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Graham Wallas on Dispositions, the Great Society, the Failures of Experimental Psychology, and Some Novel Connections (Part 2) February 17, 2015

Posted by Christopher Donohue in Uncategorized.

Here I discuss Wallas more mature thought (c. 1914) and detail his account of dispositions, the discussion of which underscores his consistent commitment to a critique of the hedonic calculus. Wallas also used his understanding of human nature to position his social psychology as well as belittle (perhaps too strong a word) experimental psychology. It has not been sufficiently pointed out, and his discussion of the work of Charles Myers uncovers this, that social psychology of Wallas’ stripe was a move away from introspection and the study of consciousness as well as the laboratory. The results of the laboratory and the testing of individual subjects could be read as contrary to a inquiry which sought to explain past history and present politics through reference to pugnacity.

Wallas, I think, understood this as a real danger. In his “Great Society” of 1914, he also comes upon a fundamental realization brought about through his understanding of evolution and the instincts: if mankind had stopped evolving biologically long ago, if he was adapted to the savanna and the very small village, was society a benefit for good or for ill? The idea of human beings as adapted or maladjusted for society is essential to discussions of social selection. Furthermore, the conception of social life being in disequilibrium with the biological adaptation of the human race is one of the mainstays of bio-social anthropology.

It is thus worth positing: can the Cambridge Mind and turn of the century psychology in Britain give us an insight into contemporary debates about universals, particulars and biological reductionism in anthropology and psychology? Perhaps.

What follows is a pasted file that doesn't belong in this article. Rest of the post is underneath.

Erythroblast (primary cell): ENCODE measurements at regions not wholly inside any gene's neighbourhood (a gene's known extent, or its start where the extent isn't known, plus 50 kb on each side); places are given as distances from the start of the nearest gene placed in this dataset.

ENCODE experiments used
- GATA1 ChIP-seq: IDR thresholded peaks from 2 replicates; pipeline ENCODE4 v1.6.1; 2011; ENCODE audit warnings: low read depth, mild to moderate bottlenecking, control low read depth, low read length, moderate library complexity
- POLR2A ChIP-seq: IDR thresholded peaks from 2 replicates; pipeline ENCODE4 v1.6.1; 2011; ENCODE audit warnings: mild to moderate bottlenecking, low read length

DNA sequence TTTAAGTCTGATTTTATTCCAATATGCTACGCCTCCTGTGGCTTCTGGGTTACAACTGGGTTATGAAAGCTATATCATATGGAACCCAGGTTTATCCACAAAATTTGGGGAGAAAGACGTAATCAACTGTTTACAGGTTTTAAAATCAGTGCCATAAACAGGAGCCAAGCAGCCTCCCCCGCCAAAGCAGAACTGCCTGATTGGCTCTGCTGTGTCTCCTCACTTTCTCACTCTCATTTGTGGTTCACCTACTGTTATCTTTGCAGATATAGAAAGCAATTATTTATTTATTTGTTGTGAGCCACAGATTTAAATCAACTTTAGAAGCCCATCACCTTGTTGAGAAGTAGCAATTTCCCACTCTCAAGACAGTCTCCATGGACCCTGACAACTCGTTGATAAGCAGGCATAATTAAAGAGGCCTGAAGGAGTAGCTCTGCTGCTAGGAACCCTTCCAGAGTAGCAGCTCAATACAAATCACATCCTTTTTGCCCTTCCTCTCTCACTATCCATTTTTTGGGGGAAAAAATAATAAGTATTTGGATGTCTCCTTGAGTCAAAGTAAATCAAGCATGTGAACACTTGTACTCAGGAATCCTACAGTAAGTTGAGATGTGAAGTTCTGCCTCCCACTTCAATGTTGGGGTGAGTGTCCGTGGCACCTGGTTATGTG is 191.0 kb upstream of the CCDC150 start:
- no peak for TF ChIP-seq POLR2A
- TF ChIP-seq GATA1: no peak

Through an attention to social psychology have we uncovered a debate over methods in early psychology? Perhaps too this is the case.

The Grote Club

Wallas understood the Great Society as the form of social organization brought about in large part by what economists then referred to as “The Great Industry”, the technological transformation of life and its social dislocations has resulted in a “general change of social scale” “without precedent in the history of the world (The Great Society, 1914, pg. 3).”  The question for him, as for many others, was whether such a change in the state of affairs, leaving behind the Malthusian England of old, was for the better or worse.   That progress would indeed be the reality was the “deeper anxiety of our times”, overshadowing even the worries of the ever-present commercial or industrial crisis (ibid, 6)  The idea of progress was easier to entertain in Herbert Spencer’s time, when England and America was under the sway of Lamarkianism.  That time had passed and the biologists have come to the conclusion…

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